Friday, November 19, 2010

"Public Education Inc" Software Bugs

I know... it's been a while.

But after watching the Rochester school board emulate Nancy Pelosi and her "We need to pass the bill first, so that you can see what's in it" approach, I had to allow myself this distraction:

The Detroit News: Talk about teacher contracts openly (11/19/10)

This isn't about the contract, it's about the aristocratic approach of the school board.

They'll reveal the contract, immediately vote on it, and THEN "welcome" your comments. Of course, by that point, your views will be irrelevant.

I've pasted below the original piece that was submitted to The Detroit News.

==> Mike.

(P.S. Thanks to Laurie Puscas for tipping me off to the T.A. She runs her own blog,
found here.


Before Governor-elect Rick Snyder can implement his Michigan 3.0 vision, he must first accept that it’s entirely incompatible with an obsolete Public Education 1.0.

PE 1.0 is a school board developed subroutine that, when supercharged with an app called Union 2010, unapologetically consumes one-third of the entire state budget.

If Snyder is unable to debug PE 1.0, these rogue apps will just continue to demand more system resources, and overpower his fresh new program.

Just look at an all too common story that is happening in Rochester, but could just as easily be in any district around the state.

The school board hasn’t passed a balanced budget in at least seven years. This year it’s projecting a $4.9 million dollar deficit.

The actual magnitude of their deficit spending has been masked by the massive infusion of federal Obamabucks over several years.

They just increased the local tax rate by 30 percent. They are deferring building maintenance and technology updates.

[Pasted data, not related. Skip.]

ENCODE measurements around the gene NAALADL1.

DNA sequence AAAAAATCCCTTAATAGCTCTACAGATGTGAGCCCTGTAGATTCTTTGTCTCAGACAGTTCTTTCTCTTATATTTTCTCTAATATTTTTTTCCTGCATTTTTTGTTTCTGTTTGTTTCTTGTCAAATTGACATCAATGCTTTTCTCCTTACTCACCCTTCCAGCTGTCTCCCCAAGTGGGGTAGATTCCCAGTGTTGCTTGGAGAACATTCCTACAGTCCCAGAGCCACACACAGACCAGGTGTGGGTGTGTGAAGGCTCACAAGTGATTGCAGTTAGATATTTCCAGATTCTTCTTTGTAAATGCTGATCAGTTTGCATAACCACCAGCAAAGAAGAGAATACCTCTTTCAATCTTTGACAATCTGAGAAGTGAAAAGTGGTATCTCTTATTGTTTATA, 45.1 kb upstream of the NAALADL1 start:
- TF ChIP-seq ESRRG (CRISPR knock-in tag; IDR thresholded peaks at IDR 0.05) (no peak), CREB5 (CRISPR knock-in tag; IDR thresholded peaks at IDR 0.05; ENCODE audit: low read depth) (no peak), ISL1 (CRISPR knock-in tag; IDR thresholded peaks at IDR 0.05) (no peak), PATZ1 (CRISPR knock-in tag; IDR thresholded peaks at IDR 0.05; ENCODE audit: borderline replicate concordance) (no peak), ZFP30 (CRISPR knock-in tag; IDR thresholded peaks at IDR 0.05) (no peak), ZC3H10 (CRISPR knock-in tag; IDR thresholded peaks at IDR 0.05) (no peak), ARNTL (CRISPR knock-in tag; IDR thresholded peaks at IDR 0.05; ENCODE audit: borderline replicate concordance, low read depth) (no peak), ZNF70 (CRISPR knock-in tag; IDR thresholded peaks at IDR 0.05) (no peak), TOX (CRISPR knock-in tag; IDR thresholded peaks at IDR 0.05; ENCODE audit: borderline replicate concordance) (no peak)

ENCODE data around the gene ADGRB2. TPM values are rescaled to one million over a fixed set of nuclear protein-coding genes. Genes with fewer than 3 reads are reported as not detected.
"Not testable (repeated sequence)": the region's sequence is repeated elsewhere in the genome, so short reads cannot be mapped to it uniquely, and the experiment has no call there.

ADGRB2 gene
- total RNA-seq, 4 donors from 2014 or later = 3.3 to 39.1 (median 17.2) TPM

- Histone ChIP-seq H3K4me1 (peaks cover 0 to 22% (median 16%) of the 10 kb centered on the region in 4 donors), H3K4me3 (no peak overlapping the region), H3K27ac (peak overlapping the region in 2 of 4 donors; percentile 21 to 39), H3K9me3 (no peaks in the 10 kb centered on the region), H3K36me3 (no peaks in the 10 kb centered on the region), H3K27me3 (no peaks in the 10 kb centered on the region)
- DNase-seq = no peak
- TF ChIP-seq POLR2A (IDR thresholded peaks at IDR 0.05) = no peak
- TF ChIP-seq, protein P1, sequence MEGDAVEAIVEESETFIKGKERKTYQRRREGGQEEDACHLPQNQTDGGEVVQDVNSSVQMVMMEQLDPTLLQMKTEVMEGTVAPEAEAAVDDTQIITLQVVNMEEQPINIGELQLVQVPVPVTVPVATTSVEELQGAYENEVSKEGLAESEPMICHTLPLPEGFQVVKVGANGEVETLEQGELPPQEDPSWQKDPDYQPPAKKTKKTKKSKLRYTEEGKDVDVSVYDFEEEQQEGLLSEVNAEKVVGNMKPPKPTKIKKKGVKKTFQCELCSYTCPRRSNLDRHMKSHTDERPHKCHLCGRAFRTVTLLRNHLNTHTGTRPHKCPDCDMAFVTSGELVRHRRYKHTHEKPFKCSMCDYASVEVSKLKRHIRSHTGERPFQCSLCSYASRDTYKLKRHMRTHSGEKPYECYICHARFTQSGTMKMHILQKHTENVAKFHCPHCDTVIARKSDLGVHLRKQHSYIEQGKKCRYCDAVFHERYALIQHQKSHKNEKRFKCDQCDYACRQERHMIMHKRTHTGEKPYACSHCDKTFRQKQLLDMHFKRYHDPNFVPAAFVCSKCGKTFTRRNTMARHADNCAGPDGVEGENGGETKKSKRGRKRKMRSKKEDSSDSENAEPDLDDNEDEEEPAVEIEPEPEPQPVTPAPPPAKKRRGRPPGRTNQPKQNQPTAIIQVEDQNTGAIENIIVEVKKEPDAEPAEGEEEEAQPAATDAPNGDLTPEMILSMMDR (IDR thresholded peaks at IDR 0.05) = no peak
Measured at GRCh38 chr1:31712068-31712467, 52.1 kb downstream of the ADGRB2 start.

Yet the board cannot even honestly face their problems.

Rochester claims to have reduced their budget by $13 million over the past three years. Perhaps in government-world, where a cut doesn’t really mean a cut, they have.
But in the real world, budget documents from the district website put 2007 spending at $160 million, and 2010 spending at $158 million.

Their biggest expense is labor, which consumes over 85 percent of their budget.
It’s quite significant then that the board just announced a “tentative” contract with their local teacher union.

But unbelievably, the agreement was developed in the proverbial “smoke-filled back room”, and in a move reminiscent of Nancy Pelosi and the health care bill, the board does not want to let the public in on the details until after they pass it.

This contract – this secret contract – is undeniably the single biggest determining factor in whether the district will ever balance the budget. It’s one of the biggest decisions the board will make in the near future, and they are making it with the least possible transparency.

It will help to determine how much pressure the board will put on Lansing – and specifically Governor-elect Snyder – for education funding.

The existing contract – which is more or less identical to contracts in all Michigan districts – is structured so that total compensation will increase by roughly 5 percent per year, regardless of performance and regardless of revenue. Healthcare and retirements costs are not capped in any way whatsoever.

The only hope for balancing the budgets and controlling costs is to work out new employee contracts that are reasonable, fair, and affordable.

Does this secret new deal change anything, or is it more of the same?

Will it save our schools, or instead doom them to more years of cuts to educational programs, increased pay-to-play sports fees, and perhaps even lead to a new sinking fund millage?

Will it allow the district to survive on projected state revenues, or will it require the board to pressure Lansing for more money, pleading “for the children”?

This agreement will have a profound impact on the district for years to come, and will affect parents, students, homeowners, and taxpayers alike. Therefore, they should have a reasonable opportunity to understand the contract, and provide feedback prior to a binding vote by their so-called representatives.

The aristocratic school board refuses.

Rochester is not unique. School boards across the state handle their negotiations in the same manner.

Snyder needs to find a way to hold school boards accountable for this sort of nonsense, such as requiring a two week public disclosure period before binding union contract votes are made.